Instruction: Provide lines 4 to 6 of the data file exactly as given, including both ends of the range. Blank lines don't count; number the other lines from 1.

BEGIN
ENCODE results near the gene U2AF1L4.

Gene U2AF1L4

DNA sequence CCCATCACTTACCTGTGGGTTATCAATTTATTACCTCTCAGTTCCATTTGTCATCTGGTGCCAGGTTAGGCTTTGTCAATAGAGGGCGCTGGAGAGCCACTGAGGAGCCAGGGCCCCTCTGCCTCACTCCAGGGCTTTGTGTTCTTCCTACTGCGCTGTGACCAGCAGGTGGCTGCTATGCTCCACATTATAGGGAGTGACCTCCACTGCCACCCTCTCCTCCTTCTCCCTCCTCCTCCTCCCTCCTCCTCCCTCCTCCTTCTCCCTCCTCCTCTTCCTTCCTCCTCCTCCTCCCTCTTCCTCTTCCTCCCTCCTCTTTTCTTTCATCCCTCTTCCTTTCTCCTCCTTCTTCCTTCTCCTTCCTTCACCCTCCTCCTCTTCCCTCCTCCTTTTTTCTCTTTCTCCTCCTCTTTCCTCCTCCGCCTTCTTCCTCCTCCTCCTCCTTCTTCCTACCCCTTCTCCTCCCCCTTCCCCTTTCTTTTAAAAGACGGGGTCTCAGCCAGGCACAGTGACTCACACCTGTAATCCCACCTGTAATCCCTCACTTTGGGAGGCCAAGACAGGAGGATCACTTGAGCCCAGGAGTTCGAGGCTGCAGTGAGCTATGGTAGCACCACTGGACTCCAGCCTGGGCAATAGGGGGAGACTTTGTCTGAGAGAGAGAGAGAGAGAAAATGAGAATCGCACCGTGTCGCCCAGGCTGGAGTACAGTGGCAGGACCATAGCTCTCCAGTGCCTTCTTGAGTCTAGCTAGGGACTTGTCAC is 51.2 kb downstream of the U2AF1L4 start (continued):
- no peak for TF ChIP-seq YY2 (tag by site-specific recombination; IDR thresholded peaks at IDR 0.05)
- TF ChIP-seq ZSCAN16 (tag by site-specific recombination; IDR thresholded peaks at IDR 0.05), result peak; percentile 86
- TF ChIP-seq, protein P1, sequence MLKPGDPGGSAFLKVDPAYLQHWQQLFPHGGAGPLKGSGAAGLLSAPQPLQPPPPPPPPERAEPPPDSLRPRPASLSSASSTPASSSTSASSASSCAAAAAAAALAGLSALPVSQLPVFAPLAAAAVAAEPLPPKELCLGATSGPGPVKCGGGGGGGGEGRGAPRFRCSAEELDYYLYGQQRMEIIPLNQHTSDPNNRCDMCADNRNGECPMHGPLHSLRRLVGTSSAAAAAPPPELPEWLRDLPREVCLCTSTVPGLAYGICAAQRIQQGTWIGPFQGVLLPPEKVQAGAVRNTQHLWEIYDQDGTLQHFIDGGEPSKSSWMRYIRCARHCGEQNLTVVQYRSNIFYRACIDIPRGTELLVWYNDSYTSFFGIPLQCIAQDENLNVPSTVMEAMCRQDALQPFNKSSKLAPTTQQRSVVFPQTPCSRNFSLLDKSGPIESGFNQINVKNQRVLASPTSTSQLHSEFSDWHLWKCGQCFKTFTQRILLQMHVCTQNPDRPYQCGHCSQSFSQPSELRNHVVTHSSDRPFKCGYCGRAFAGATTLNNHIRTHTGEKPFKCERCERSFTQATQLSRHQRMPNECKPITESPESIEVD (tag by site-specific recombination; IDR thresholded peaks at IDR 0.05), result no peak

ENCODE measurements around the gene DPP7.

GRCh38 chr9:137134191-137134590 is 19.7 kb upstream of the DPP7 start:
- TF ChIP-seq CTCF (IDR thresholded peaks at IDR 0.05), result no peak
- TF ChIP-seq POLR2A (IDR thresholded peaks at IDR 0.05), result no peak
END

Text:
- no peak for TF ChIP-seq YY2 (tag by site-specific recombination; IDR thresholded peaks at IDR 0.05)
- TF ChIP-seq ZSCAN16 (tag by site-specific recombination; IDR thresholded peaks at IDR 0.05), result peak; percentile 86
- TF ChIP-seq, protein P1, sequence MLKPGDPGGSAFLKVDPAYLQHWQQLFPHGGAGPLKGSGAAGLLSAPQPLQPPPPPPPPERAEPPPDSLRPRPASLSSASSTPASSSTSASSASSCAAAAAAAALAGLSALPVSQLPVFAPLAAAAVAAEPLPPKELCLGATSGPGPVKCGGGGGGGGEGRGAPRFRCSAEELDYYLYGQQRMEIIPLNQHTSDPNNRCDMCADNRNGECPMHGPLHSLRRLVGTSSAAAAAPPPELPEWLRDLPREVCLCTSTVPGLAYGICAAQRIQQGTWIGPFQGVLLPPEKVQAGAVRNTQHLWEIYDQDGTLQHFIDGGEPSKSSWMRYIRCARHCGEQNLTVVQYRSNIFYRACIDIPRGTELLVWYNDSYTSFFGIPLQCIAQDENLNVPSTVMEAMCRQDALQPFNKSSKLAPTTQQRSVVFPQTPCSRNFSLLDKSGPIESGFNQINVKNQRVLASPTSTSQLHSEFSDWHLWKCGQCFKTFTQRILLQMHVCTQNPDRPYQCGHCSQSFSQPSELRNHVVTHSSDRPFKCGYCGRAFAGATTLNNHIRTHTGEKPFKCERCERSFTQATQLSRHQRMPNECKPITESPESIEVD (tag by site-specific recombination; IDR thresholded peaks at IDR 0.05), result no peak